Politics

WSJ Editors: Comey ‘Took Revenge’ On Trump For Wiretap Tweet

REUTERS/Gary Cameron.

Peter Hasson Senior Reporter

The Wall Street Journal’s editorial board claimed that FBI director James Comey “took revenge” on President Trump for claiming Barack Obama wiretapped Trump Tower by publicly discrediting the claim in his testimony before the House Intelligence Committee on Monday.

The editors also argued that Trump “blundered” by keeping Comey on as FBI director after the election.

The suggestion as to Comey’s motives came in a column, which will run in Wednesday’s paper, that hammered Trump for making the unsupported claim.

“He has offered no evidence for his claim, and a parade of intelligence officials, senior Republicans and Democrats have since said they have seen no such evidence,” the editors write.

“Yet the President clings to his assertion like a drunk to an empty gin bottle, rolling out his press spokesman to make more dubious claims. Sean Spicer — who doesn’t deserve this treatment — was dispatched last week to repeat an assertion by a Fox News commentator that perhaps the Obama Administration had subcontracted the wiretap to British intelligence,” they continue.

“FBI director James Comey also took revenge on Monday by joining the queue of those saying the bureau has no evidence to back up the wiretap tweet. Mr. Comey even took the unusual step of confirming that the FBI is investigating ties between the Trump election campaign and Russia,” the editors go on to say.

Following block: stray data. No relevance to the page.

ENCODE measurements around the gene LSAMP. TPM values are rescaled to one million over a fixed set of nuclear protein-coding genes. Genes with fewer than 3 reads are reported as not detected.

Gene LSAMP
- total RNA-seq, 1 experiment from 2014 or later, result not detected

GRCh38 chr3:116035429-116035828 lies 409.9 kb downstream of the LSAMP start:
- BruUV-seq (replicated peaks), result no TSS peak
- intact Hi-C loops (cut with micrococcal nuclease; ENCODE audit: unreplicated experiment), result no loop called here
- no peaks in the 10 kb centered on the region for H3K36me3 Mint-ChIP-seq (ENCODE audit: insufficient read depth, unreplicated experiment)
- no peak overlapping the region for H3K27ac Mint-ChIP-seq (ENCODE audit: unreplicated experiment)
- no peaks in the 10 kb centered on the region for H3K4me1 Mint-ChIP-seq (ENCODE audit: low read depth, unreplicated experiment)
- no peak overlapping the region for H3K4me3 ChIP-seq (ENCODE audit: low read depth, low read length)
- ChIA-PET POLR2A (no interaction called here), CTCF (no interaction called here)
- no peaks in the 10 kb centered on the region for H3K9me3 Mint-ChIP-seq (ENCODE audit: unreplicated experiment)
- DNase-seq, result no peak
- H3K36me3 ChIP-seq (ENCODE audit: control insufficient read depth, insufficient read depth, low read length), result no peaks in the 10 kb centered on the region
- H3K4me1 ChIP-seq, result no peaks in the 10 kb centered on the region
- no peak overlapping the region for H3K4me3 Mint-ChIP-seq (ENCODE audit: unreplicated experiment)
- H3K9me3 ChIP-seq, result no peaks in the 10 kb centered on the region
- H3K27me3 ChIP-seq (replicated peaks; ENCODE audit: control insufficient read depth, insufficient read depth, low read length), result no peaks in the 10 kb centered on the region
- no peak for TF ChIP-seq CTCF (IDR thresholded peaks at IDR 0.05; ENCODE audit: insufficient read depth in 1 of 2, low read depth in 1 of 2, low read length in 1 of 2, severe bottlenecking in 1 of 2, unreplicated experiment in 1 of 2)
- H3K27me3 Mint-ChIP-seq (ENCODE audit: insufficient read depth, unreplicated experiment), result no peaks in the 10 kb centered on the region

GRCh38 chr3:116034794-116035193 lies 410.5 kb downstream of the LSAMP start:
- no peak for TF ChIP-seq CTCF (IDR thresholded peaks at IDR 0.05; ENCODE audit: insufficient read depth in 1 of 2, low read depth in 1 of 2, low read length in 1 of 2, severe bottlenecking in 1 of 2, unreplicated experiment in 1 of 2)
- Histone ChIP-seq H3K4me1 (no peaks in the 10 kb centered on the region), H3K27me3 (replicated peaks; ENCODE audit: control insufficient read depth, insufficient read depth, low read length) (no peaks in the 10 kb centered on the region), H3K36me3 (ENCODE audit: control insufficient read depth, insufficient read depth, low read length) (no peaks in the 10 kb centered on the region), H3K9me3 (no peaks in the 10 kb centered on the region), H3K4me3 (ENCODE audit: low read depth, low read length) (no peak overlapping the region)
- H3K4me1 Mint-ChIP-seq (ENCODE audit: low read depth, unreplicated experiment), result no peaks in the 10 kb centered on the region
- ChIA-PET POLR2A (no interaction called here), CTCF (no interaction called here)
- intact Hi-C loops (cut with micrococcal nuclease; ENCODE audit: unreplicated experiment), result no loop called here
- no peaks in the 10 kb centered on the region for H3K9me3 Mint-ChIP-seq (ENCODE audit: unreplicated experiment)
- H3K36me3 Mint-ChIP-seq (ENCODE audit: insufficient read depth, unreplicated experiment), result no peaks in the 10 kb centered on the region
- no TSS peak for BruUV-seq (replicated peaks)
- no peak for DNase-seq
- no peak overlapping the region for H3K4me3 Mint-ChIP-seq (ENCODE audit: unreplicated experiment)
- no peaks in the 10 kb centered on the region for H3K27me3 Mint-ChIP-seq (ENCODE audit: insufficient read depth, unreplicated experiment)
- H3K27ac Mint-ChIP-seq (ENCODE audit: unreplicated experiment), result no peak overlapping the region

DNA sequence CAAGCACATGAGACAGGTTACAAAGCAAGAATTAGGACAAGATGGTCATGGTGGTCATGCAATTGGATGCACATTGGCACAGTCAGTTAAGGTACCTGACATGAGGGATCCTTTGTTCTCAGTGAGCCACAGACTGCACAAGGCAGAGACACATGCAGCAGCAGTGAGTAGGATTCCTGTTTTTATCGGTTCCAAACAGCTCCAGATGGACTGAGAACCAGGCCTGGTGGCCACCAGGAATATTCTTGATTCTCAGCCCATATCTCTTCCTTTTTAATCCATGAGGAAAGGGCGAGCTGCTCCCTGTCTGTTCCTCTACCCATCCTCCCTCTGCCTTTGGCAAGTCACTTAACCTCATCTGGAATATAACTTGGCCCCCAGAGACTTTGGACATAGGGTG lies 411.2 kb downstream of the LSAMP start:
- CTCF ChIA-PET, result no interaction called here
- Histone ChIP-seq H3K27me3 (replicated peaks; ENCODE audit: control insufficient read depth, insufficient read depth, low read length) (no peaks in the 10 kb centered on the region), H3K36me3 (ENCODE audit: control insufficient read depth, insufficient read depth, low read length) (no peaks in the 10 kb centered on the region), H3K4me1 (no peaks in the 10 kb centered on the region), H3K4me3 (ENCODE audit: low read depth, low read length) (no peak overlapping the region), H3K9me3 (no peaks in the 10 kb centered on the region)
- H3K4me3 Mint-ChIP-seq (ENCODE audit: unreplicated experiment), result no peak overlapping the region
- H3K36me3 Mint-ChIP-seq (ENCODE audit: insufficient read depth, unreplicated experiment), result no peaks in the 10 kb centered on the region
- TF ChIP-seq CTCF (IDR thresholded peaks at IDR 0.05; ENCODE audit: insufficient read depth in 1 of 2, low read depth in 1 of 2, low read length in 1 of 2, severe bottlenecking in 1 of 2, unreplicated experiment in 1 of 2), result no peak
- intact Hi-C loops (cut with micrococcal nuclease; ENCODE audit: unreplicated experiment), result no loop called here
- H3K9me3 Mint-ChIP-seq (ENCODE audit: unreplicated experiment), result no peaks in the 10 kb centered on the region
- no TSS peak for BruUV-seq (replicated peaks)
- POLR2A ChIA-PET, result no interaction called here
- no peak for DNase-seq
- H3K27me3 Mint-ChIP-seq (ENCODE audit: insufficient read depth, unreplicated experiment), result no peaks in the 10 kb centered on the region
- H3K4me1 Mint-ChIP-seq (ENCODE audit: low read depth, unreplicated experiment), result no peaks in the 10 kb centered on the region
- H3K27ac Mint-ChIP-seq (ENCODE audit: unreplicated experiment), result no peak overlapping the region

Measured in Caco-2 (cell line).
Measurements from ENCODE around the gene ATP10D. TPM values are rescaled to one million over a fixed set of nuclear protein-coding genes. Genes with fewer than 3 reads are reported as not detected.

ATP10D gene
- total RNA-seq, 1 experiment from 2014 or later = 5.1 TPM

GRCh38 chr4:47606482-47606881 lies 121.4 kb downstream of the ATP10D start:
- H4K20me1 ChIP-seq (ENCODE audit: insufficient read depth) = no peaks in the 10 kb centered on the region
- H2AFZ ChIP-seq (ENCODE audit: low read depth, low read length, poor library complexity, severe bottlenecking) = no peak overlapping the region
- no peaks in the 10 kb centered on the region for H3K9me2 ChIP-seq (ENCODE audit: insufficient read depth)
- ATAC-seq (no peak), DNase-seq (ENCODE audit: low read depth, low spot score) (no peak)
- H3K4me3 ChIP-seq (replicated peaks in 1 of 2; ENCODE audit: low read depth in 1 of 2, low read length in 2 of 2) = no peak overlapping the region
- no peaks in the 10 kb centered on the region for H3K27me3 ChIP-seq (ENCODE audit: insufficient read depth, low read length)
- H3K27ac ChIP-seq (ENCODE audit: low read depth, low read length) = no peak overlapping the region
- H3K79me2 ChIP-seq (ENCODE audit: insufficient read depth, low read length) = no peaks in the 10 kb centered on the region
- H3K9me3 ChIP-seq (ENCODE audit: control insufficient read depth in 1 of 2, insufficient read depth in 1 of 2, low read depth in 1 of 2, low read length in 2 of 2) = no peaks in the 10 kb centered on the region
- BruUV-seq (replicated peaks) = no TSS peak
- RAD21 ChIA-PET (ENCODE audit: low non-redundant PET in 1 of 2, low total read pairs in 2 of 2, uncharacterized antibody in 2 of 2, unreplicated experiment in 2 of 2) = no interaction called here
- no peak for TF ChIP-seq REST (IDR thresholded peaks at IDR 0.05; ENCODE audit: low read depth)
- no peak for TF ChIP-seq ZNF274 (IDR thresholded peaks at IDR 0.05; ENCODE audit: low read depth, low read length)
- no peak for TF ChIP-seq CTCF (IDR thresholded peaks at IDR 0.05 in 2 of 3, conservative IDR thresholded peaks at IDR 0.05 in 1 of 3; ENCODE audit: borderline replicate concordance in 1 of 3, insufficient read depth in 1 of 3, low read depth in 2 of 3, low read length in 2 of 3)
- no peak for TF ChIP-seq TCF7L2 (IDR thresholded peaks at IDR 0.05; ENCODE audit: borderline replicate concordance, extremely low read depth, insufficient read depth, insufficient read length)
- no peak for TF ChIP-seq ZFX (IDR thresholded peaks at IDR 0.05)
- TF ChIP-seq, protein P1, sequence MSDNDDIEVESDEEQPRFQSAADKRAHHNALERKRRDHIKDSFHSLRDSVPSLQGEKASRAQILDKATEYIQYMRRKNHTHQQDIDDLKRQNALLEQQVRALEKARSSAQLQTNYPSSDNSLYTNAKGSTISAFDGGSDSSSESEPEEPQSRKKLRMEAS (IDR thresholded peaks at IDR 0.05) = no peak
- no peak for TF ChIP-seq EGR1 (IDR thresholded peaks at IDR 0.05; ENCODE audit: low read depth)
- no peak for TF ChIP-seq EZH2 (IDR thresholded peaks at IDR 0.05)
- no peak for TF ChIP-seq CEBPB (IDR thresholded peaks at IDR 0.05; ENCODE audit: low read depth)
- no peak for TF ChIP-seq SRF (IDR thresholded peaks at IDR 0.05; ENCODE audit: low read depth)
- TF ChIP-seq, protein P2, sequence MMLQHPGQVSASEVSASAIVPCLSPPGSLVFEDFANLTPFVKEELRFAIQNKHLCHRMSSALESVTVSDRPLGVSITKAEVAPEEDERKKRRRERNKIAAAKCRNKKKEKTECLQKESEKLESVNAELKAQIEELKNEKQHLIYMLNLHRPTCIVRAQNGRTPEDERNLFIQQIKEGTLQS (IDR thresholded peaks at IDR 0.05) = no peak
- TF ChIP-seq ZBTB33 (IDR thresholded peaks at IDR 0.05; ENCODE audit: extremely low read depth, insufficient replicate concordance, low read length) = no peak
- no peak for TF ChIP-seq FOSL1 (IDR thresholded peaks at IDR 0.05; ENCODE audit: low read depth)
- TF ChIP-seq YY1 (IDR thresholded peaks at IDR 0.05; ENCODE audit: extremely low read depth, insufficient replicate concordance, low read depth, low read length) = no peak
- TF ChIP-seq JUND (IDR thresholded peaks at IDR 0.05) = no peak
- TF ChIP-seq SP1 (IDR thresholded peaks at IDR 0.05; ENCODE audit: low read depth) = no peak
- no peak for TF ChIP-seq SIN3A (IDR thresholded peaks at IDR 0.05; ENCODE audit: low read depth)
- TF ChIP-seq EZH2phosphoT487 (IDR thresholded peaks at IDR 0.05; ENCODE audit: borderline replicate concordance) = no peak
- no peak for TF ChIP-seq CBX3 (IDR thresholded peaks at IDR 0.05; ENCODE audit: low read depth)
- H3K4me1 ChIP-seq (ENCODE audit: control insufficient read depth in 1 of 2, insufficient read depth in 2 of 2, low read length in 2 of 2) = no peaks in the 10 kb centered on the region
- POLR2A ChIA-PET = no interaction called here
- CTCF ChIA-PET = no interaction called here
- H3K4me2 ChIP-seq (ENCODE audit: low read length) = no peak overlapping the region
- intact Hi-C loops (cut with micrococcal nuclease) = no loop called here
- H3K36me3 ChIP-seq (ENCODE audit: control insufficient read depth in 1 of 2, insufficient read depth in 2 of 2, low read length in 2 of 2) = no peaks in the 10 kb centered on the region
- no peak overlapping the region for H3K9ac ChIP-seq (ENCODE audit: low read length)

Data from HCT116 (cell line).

“Mr. Comey said he could make such a public admission only in “unusual circumstances,” but why now? Could the wiretap tweet have made Mr. Comey angry because it implied the FBI was involved in illegal surveillance? Mr. Trump blundered in keeping Mr. Comey in the job after the election, but now the President can’t fire the man leading an investigation into his campaign even if he wants to.”

The WSJ’s sharp critiques of Trump’s tweets are noteworthy in part because the paper has generally taken a less confrontational stance than the New York Times or Washington Post in covering Trump’s claims.

WSJ editor in chief Gerard Baker previously told his reporters to quit if they don’t like the paper’s commitment to objectivity in covering Trump.